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Slavery and Abolition

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About Slavery and Abolition

This research is part of an Eagle Scout project by Andrew Foster of Troop 27 in Durham. Andrew Foster also suggested two plaques be placed in Durham recognizing the contributions of enslaved people and abolitionists in this town. Special thanks to the Coginchaug Valley Education Foundation for their financial support, as well as United Churches of Durham and the Durham Historical Society, where the two plaques are located. 

 Slavery is often thought of as an institution that was largely prominent in the southern portion of the United States. While it is true that the vast majority of slaves were concentrated in the predominantly agricultural South, there were still a large number of enslaved people in the North up until the middle of the 19th century. Of the New England states, Connecticut had the largest slave population with 2,648 slaves at the time of the 1790 census. 1 
 With the large concentration of enslaved people in Connecticut, it is no surprise that slavery was present in the town of Durham. Slavery in Durham (and New England as a whole) was different in some significant ways from slavery in the South. In the North, it was uncommon for there to be plantations with tens to hundreds of enslaved people. Most enslaved people in Durham would have performed household chores and smaller agricultural duties and it was rare for a family to own more than one or two slaves. In 1773 there were 44 enslaved people in Durham which accounted for just under four percent of the population of the town. 2 
 Some of the most prominent families in Durham owned slaves. One account describes the sale of an enslaved person described as a “Negro man, about 30 years of age named Ginne,” from Mary Merwin to Elnathan Chauncey in 1759. Another source describes accounts from an enslaved person named Devonshire, who was owned by Reverend Chauncey of Durham. The anecdotes describe Devonshire attending church and taking notes on the sermon and Reverend Chauncey explaining to him why they were going to pray for their crops even though it was not the Sabbath. 3 
 Many were opposed to slavery and, after tireless work by freed slaves and abolitionists in Connecticut, the Gradual Abolition Act was passed in 1784. Although the law made positive progress toward total abolition, it also allowed slavery to persist in Connecticut for another 60 years. The number of enslaved people in Connecticut declined from over 2,600 in 1790 to under 100 in 1820. The last enslaved person was finally freed in 1848. 4
 Shortly after 1804, when all Northern states had voted to move toward ending slavery within their boundaries, the abolitionist movement began to advocate for total abolition of the institution, and the freeing of the over two million enslaved people still living in the South. There were people in Durham involved in this movement. While at this point, the number of slaves was decreasing in the North, the 1793 Fugitive Slave Law required that any southern slaves who escaped north still had to be returned. This created the Underground Railroad, which was a secret network of abolitionists working together to help escaped slaves.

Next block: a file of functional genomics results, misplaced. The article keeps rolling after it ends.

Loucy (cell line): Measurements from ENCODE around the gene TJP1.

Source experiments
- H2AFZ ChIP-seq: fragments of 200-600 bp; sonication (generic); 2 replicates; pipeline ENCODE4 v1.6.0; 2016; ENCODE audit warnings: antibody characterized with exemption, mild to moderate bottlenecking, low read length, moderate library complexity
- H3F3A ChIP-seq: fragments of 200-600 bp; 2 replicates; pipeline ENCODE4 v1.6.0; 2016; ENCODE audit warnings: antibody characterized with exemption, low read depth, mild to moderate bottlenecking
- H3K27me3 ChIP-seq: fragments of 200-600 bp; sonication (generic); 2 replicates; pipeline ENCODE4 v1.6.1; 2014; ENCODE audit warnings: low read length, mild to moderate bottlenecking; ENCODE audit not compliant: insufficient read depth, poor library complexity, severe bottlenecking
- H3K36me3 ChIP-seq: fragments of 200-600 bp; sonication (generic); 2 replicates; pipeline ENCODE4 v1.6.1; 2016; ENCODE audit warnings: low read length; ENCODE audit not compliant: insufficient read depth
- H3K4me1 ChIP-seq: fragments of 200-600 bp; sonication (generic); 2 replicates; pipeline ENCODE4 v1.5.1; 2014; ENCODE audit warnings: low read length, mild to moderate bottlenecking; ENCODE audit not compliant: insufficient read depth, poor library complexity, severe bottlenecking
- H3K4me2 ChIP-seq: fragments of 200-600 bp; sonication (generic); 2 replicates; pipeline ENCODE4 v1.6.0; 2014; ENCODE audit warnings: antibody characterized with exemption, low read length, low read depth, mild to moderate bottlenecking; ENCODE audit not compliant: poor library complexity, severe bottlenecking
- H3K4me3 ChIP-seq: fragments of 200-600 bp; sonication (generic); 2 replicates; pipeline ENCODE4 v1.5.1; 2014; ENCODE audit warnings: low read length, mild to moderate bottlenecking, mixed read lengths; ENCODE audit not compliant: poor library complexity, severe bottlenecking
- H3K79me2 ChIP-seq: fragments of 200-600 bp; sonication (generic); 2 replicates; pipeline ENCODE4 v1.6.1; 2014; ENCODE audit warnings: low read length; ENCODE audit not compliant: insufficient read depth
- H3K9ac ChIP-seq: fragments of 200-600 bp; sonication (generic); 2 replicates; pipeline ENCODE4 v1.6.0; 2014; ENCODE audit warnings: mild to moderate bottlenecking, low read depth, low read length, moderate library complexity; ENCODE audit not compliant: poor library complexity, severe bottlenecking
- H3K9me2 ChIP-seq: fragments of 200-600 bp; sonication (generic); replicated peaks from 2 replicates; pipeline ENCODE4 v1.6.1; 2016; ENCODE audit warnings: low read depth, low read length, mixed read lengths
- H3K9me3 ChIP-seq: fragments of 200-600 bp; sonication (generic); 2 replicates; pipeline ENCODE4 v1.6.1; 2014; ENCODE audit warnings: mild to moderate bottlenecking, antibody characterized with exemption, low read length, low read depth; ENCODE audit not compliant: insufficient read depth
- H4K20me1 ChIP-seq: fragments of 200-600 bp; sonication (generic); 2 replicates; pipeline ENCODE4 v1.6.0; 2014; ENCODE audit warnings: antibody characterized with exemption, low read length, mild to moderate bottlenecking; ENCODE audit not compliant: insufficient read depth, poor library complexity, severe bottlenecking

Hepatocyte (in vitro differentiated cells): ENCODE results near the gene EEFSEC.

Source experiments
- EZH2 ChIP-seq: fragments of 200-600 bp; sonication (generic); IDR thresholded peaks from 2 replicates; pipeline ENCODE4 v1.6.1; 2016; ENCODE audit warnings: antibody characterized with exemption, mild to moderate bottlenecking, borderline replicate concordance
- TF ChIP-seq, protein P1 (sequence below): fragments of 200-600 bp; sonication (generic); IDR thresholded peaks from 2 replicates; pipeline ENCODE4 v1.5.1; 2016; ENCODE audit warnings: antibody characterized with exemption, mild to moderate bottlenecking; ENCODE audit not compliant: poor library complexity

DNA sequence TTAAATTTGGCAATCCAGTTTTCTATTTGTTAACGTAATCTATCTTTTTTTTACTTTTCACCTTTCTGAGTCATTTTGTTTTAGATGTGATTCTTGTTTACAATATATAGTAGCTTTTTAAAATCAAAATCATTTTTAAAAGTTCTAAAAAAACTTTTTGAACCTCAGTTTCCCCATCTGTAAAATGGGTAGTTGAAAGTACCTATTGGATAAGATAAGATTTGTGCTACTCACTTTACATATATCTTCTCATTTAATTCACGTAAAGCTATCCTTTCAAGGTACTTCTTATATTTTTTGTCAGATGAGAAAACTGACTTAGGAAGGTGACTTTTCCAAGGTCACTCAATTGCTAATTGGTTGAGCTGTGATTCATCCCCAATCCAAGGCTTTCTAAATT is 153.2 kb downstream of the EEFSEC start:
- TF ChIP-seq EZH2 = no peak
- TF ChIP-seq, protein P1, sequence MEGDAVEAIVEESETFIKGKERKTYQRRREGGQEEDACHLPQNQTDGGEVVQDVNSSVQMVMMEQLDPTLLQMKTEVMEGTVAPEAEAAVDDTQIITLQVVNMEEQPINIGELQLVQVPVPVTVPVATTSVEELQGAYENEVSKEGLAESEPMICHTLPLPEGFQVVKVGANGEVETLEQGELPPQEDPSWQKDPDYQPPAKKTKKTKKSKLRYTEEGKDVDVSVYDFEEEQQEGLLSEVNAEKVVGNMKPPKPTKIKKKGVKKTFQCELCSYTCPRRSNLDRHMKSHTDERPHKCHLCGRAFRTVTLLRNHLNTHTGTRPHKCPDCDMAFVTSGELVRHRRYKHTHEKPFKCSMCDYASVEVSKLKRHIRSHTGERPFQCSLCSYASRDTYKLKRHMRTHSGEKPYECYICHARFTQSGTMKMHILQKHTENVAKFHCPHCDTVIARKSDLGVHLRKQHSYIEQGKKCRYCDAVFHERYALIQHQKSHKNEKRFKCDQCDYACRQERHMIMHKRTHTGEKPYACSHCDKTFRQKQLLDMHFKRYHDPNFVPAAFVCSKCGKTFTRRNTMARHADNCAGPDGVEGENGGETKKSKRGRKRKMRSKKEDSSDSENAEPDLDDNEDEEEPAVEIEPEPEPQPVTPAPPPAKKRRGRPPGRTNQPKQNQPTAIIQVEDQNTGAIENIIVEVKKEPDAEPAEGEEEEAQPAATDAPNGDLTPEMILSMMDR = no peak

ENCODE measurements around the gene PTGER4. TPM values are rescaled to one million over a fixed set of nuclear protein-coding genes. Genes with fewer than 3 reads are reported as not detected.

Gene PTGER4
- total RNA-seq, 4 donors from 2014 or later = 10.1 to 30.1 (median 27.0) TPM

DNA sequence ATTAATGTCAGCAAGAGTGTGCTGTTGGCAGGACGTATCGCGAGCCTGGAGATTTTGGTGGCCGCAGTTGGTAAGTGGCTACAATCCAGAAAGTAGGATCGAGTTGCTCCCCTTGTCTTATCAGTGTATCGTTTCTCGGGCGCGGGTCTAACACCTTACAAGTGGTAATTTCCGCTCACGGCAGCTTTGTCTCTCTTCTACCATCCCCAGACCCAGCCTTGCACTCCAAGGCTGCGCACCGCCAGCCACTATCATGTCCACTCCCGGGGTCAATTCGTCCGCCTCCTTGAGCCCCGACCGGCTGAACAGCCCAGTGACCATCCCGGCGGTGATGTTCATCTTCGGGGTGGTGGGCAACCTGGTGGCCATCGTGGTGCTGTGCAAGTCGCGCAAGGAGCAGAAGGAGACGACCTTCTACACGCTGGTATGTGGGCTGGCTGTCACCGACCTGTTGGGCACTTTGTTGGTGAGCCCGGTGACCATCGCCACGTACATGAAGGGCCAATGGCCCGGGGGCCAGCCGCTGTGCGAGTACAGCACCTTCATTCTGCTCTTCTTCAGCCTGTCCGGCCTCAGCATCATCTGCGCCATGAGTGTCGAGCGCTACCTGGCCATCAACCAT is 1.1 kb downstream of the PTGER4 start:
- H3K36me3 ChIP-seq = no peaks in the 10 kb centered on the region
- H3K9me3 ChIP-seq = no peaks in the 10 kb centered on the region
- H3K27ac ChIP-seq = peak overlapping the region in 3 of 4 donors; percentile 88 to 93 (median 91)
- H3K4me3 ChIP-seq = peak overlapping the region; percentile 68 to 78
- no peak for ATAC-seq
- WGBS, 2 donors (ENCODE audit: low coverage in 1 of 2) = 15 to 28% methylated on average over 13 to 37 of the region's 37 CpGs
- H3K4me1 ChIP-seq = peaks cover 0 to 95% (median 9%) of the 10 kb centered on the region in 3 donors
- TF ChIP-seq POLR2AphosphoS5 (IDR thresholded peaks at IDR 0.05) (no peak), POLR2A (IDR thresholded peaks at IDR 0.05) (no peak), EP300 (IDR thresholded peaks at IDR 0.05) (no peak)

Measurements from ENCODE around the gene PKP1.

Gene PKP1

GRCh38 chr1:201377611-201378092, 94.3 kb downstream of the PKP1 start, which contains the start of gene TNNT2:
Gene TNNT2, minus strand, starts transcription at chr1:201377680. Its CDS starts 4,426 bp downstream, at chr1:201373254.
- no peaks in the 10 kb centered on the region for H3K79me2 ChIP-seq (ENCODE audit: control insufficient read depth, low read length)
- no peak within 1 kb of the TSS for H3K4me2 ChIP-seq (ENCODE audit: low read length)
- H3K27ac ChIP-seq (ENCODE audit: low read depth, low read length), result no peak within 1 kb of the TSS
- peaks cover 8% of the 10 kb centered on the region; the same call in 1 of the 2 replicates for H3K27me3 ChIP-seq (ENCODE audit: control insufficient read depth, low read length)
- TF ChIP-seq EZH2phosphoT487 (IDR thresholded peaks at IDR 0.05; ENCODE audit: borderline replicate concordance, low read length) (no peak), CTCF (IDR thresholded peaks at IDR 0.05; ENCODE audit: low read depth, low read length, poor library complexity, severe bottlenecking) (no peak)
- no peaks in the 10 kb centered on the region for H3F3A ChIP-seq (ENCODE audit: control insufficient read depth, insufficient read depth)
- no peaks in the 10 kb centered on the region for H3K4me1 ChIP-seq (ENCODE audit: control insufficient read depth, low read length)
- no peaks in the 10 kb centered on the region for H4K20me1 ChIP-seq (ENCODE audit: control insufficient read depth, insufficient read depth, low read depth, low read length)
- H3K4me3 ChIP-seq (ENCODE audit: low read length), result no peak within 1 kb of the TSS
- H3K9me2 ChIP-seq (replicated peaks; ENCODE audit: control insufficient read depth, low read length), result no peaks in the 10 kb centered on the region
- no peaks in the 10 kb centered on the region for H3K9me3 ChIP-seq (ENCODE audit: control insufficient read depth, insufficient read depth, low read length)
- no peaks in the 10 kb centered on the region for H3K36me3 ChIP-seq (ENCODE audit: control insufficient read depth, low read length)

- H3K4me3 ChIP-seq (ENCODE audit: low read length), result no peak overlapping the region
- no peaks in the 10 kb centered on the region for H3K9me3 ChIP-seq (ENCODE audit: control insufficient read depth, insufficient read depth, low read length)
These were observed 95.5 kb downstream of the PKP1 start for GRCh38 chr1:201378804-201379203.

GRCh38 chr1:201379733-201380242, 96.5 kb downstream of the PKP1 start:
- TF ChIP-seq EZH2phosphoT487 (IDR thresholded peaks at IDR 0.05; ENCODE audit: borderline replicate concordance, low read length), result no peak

In next-door Middlefield, William Lyman was well-known as an abolitionist and even helped enslaved people escape through the Underground Railroad. He was ridiculed by many people in Connecticut for his condemnation of the Fugitive Slave Act of 1850, yet he never compromised his convictions. Lyman, along with others, even wrote a condemnation of the Fugitive Slave Act and sent it to the Middletown Sentinel in 1850. In an excerpt from the letter Lyman wrote: “The Fugitive Slave Law commands all good citizens to be slave catchers; good citizens cannot be slave catchers, any more than light can be darkness.” 5 
 In 1860, Reverend Irem W. Smith delivered a sermon at the Congregational Church in Durham (which later became part of what is now United Churches of Durham) titled, “American Slavery, a prayer for its removal.” In his sermon, Reverend Smith talked about the evils of slavery and how it conflicts with biblical morality. His main focus was encouraging prayer in the name of abolition, although he also talks about the importance of taking action. He wrote: “In short, we should pray, that men may begin now to take the necessary steps in preparing the way for the complete emancipation of every slave in this country.” 6 
 The abolitionist efforts in Durham also extended to having soldiers fight for the Union during the Civil War. A comprehensive Durham historical timeline documents that 100 men served from Durham during the war. A book called A Noble and Glorious Cause names three specific soldiers from Durham who fought, although there were many others. These men are 1st Lieutenant Ira Graham, Private Samuel Camp, and Corporal David Robinson. As a small town, Durham did not have its own military regiment, so these soldiers fought with soldiers from other towns. 7

[1] “Connecticut Abolitionists”, National Park Service, last updated: August 18, 2017,,Connecticut%20was%20practiced%20until%201848

[2] William Chauncey Fowler, History of Durham Connecticut, published by the Town of Durham, 1866, pages 161-162

[3] Fowler, History of Durham, page 163

[1] “Connecticut Abolitionists”

[4] “Lyman ancestor was considered an 'early, earnest and steadfast abolitionist”, The Middletown Press, April 10 2009,
[5] Irem W. Smith, American Slavery, a Prayer for its removal, Published in Middletown, 1860
[6] Thomas E La Lancette, “A Noble and Glorious Cause”, Middletown CT: Godfrey Memorial Library, Copyright 2005, pages 96-98

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